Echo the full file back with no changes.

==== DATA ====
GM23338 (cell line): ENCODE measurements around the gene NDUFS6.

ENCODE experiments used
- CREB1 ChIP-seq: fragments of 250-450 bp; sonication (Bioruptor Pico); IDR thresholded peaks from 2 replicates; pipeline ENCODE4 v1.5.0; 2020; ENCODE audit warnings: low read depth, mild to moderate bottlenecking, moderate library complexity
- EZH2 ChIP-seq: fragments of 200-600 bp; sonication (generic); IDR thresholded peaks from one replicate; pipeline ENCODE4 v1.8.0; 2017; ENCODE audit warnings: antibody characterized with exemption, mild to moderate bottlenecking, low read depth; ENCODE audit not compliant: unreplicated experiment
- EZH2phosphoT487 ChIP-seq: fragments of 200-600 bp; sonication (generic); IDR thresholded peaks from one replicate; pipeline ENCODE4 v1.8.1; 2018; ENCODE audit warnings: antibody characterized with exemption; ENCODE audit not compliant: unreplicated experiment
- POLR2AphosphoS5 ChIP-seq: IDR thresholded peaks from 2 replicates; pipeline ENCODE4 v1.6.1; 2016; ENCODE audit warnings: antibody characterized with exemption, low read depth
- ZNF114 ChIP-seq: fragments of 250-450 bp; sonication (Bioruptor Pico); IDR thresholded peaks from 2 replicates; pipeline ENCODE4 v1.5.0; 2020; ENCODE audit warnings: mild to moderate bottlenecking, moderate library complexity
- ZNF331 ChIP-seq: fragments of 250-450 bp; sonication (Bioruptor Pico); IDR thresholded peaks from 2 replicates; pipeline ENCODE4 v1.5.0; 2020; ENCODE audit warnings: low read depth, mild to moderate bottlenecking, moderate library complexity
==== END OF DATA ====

GM23338 (cell line): ENCODE measurements around the gene NDUFS6.

ENCODE experiments used
- CREB1 ChIP-seq: fragments of 250-450 bp; sonication (Bioruptor Pico); IDR thresholded peaks from 2 replicates; pipeline ENCODE4 v1.5.0; 2020; ENCODE audit warnings: low read depth, mild to moderate bottlenecking, moderate library complexity
- EZH2 ChIP-seq: fragments of 200-600 bp; sonication (generic); IDR thresholded peaks from one replicate; pipeline ENCODE4 v1.8.0; 2017; ENCODE audit warnings: antibody characterized with exemption, mild to moderate bottlenecking, low read depth; ENCODE audit not compliant: unreplicated experiment
- EZH2phosphoT487 ChIP-seq: fragments of 200-600 bp; sonication (generic); IDR thresholded peaks from one replicate; pipeline ENCODE4 v1.8.1; 2018; ENCODE audit warnings: antibody characterized with exemption; ENCODE audit not compliant: unreplicated experiment
- POLR2AphosphoS5 ChIP-seq: IDR thresholded peaks from 2 replicates; pipeline ENCODE4 v1.6.1; 2016; ENCODE audit warnings: antibody characterized with exemption, low read depth
- ZNF114 ChIP-seq: fragments of 250-450 bp; sonication (Bioruptor Pico); IDR thresholded peaks from 2 replicates; pipeline ENCODE4 v1.5.0; 2020; ENCODE audit warnings: mild to moderate bottlenecking, moderate library complexity
- ZNF331 ChIP-seq: fragments of 250-450 bp; sonication (Bioruptor Pico); IDR thresholded peaks from 2 replicates; pipeline ENCODE4 v1.5.0; 2020; ENCODE audit warnings: low read depth, mild to moderate bottlenecking, moderate library complexity